The COVID-19 pandemic has given rise to the closure of many condominium amenities. Beyond condominium communities, a series of other venues have been closed for over half a year now, to limit unnecessary in-person gatherings and to keep people safe at home. When it comes to condominium living, however, staying at home does not necessarily mean being isolated. One consideration surrounds encounters while multiple members of a community cross paths on the common elements at the same time, giving rise to many communities doing their part to encourage mask-wearing and physical distancing; another inevitable consequence of condominium residents spending more time in their units has been that they will inevitably encounter one another more frequently. Even while keeping a safe distance apart, neighbours can still impact one another.
Consider a neighbour who used to leave the premises each working day to venture to their office and who is now working from home. As she is now in her unit throughout the day, noises emanating from her neighbours’ units during business hours that were not previously a factor have become one. No one had ever expected that a door slamming in a residential community in the middle of the day would be heard for miles around by everyone participating in a professional Zoom meeting.
Couple this with COVID-19 and the uncertain times it has brought adding to stress, tension and anxiety to most of us and it is no surprise that conflict in condominiums has increased during the pandemic. The combination of our collective mindsets these days and everyone spending more time in close quarters makes it inevitable. While times have certainly changed – that it may no longer be socially acceptable to smile when greeting a neighbour unless it is behind a mask – the same principles that have always existed around promoting good relationships in our condominium communities remain. The idea of working together to improve relationships and jointly overcoming challenges is still solid. Mediation gives those experiencing an issue the chance to have a say in their outcome, allowing for the preservation of relationships within a condominium community.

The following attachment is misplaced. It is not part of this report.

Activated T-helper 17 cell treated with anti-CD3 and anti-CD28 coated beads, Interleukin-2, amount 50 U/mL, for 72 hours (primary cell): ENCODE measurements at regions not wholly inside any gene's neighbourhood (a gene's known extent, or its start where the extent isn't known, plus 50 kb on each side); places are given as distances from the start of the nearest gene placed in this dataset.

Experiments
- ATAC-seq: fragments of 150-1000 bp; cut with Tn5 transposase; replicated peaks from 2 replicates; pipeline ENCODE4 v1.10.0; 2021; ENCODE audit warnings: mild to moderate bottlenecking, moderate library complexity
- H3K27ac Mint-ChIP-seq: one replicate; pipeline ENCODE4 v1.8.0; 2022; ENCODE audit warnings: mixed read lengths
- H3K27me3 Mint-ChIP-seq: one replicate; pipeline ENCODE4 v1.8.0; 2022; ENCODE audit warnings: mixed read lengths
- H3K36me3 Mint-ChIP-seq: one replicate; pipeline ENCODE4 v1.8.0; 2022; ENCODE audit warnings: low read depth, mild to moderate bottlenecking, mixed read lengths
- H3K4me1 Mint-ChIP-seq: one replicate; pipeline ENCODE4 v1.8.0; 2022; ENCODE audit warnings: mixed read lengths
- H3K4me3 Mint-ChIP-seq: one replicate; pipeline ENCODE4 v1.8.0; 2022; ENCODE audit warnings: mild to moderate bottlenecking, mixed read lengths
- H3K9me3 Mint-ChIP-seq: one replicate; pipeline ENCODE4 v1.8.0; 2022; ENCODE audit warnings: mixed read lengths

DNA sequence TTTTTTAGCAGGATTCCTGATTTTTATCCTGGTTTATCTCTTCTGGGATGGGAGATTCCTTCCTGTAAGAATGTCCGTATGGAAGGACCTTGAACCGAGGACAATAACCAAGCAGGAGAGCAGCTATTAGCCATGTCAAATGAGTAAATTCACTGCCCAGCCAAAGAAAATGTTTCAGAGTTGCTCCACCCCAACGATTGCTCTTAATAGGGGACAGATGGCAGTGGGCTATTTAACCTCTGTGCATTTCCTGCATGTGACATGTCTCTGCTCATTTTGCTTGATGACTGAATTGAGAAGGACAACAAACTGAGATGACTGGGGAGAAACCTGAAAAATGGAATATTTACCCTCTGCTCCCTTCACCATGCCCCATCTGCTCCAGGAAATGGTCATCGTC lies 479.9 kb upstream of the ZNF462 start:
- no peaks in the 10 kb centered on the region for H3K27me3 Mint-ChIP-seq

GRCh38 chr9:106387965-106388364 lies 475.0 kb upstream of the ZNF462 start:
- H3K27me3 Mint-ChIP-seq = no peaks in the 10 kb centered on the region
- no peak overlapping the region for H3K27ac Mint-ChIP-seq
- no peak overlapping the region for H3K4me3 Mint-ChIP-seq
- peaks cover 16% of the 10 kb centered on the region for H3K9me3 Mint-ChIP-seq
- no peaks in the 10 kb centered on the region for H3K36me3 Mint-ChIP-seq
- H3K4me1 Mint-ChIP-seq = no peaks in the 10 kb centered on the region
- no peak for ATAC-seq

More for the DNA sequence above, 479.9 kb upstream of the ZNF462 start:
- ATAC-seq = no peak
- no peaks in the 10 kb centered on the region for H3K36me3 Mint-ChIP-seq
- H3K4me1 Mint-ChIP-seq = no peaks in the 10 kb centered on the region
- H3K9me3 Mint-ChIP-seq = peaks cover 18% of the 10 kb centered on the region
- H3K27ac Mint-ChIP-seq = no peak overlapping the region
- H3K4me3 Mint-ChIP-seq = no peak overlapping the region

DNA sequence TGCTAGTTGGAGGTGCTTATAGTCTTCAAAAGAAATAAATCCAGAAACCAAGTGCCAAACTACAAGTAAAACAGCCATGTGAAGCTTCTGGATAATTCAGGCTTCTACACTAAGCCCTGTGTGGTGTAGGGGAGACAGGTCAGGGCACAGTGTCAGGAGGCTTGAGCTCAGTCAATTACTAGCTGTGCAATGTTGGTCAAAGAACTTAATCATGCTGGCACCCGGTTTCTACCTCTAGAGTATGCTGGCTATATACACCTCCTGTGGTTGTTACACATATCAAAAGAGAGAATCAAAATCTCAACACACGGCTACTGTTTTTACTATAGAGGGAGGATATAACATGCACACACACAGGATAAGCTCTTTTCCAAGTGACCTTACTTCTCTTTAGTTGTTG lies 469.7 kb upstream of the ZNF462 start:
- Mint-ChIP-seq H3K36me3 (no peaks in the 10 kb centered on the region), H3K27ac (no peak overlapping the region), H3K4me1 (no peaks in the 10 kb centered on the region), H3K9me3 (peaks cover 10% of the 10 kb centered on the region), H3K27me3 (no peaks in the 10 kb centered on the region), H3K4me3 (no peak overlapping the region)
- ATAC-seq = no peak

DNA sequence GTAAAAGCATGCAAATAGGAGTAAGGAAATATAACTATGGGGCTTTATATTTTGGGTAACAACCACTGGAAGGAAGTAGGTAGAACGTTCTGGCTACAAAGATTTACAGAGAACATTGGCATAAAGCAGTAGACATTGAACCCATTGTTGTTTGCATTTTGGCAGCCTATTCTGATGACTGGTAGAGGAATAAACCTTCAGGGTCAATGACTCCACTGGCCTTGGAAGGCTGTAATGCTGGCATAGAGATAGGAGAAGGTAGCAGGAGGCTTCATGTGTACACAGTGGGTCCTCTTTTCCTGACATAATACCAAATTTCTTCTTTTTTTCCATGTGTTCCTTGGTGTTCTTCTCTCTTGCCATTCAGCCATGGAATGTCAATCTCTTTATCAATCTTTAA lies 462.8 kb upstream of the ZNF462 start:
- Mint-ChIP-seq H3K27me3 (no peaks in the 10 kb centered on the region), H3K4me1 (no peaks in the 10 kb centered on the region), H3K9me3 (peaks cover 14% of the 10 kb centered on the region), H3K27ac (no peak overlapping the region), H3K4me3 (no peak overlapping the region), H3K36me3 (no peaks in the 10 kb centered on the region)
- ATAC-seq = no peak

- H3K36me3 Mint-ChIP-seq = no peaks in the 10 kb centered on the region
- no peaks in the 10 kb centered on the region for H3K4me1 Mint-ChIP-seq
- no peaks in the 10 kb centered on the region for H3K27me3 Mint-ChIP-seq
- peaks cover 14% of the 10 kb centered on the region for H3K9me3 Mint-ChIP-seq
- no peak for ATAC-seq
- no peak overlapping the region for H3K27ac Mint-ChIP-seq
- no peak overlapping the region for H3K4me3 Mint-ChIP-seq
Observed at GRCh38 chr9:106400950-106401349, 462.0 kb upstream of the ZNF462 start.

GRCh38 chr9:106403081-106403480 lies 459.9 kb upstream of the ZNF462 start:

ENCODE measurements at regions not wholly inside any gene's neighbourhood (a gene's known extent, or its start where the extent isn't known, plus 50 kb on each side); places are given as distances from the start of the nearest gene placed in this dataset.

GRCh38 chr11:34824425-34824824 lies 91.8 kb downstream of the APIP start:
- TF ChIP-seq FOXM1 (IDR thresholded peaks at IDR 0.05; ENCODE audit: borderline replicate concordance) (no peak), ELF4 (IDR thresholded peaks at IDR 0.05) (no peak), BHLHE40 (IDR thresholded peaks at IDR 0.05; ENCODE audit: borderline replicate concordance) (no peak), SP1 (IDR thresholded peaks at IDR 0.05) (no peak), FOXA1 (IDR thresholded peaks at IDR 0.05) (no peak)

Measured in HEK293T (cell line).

As more people have become comfortable using technology to communicate in response to the pandemic, the opportunities to participate in mediation have expanded to offer more comfort, convenience and flexibility. No longer do parties need to travel to mediate, they can participate from the comfort of their own homes. Costs are reduced without the need to pay for meeting space. Scheduling hurdles are overcome by not necessarily requiring every participant in a mediation to come together at the same day and time. The flexibility mediation offers to craft creative solutions is only enhanced with online mediation. Now that many more of us regularly connect with friends, family and colleagues through technology, the notion of addressing their conflict, in the same way, is no longer as foreign.
We will let you in on a little secret. Online mediation is not new. It has been around for decades and has been the subject of much academic study (including as the focus of both writers’ Master of Laws studies). It has also been subject to a great deal of practical experimentation. The hesitation in the condominium context to embrace mediating online in years past had to do with a lack of understanding of what it is and how it works. During the pandemic, where has not safely be an opportunity to gather in-person to mediate disputes, online mediation has offered us a way forward – the chance to do something about conflict before it escalates and damages relationships between people stuck in community together whether they like it or not. We predict that online mediation will not be the 2020 version of the fidget spinner. It is not another fad that will be forgotten about in a couple of years. It is here to stay because it offers convenience, comfort and efficiency that traditional in-person processes do not.
Editors’ Note: Stay tuned for an upcoming article from the authors that will focus on the mechanics of the online mediation process.
Colm Brannigan, C. Med-Arb., FCIArb.
Mediate.ca – Brannigan ADR
Marc Bhalla, Hons. B.A., C.Med, Q.Arb, MCIArb, CCI (Hon’s)
Mediator & Arbitrator
Elia & Associates